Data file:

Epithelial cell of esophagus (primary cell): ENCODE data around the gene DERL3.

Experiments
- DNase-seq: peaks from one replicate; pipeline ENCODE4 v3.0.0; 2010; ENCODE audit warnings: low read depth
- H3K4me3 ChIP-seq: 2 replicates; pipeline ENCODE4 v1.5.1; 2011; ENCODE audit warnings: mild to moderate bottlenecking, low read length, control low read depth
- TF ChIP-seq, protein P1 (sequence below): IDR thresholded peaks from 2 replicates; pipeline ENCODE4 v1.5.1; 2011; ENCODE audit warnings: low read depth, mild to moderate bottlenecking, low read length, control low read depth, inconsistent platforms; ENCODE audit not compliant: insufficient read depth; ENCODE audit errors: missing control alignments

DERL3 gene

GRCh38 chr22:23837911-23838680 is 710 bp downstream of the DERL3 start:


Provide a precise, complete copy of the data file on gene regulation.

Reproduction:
Epithelial cell of esophagus (primary cell): ENCODE data around the gene DERL3.

Experiments
- DNase-seq: peaks from one replicate; pipeline ENCODE4 v3.0.0; 2010; ENCODE audit warnings: low read depth
- H3K4me3 ChIP-seq: 2 replicates; pipeline ENCODE4 v1.5.1; 2011; ENCODE audit warnings: mild to moderate bottlenecking, low read length, control low read depth
- TF ChIP-seq, protein P1 (sequence below): IDR thresholded peaks from 2 replicates; pipeline ENCODE4 v1.5.1; 2011; ENCODE audit warnings: low read depth, mild to moderate bottlenecking, low read length, control low read depth, inconsistent platforms; ENCODE audit not compliant: insufficient read depth; ENCODE audit errors: missing control alignments

DERL3 gene

GRCh38 chr22:23837911-23838680 is 710 bp downstream of the DERL3 start: